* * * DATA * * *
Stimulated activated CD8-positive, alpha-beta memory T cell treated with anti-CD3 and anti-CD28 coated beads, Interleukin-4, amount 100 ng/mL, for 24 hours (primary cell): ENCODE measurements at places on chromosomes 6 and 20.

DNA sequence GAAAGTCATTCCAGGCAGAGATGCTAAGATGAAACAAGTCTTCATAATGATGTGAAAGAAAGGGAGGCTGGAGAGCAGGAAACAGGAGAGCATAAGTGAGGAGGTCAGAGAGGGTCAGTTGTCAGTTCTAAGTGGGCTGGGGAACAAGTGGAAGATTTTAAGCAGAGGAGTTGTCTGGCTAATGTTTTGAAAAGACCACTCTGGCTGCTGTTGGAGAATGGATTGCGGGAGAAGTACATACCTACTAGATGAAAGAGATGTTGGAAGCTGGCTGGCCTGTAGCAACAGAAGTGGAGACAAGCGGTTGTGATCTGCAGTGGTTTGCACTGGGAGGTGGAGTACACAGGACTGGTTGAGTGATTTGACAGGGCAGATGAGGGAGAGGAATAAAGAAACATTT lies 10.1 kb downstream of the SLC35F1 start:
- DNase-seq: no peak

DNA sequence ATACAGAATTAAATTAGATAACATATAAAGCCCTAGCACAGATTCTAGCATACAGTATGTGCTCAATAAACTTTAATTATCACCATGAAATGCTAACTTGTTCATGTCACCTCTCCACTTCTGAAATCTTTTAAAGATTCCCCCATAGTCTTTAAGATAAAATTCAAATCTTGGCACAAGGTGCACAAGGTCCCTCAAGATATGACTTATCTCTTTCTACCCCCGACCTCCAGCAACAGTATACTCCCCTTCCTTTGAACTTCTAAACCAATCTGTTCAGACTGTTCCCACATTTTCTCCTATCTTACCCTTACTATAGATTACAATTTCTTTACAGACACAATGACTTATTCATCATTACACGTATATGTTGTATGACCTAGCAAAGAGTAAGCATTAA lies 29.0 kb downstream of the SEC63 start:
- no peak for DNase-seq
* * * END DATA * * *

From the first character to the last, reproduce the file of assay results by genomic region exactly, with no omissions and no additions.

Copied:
Stimulated activated CD8-positive, alpha-beta memory T cell treated with anti-CD3 and anti-CD28 coated beads, Interleukin-4, amount 100 ng/mL, for 24 hours (primary cell): ENCODE measurements at places on chromosomes 6 and 20.

DNA sequence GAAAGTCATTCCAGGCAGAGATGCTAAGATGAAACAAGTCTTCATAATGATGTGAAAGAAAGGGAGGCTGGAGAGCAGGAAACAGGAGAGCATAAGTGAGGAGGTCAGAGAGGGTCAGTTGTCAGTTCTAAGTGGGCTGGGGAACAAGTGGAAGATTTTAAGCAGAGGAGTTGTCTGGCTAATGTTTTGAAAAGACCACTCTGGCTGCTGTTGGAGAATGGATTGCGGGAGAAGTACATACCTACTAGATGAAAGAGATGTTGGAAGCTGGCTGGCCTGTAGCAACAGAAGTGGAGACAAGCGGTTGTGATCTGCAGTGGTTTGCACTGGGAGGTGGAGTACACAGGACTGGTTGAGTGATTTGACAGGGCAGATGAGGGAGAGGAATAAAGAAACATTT lies 10.1 kb downstream of the SLC35F1 start:
- DNase-seq: no peak

DNA sequence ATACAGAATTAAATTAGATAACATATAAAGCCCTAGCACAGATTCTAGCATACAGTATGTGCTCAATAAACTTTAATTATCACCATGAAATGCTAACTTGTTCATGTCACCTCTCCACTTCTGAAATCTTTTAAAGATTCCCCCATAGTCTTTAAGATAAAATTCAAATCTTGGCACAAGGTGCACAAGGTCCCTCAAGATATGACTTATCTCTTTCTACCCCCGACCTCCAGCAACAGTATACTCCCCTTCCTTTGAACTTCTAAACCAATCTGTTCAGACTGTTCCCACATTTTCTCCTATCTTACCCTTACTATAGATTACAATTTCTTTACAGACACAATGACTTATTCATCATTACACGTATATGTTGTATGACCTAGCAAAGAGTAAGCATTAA lies 29.0 kb downstream of the SEC63 start:
- no peak for DNase-seq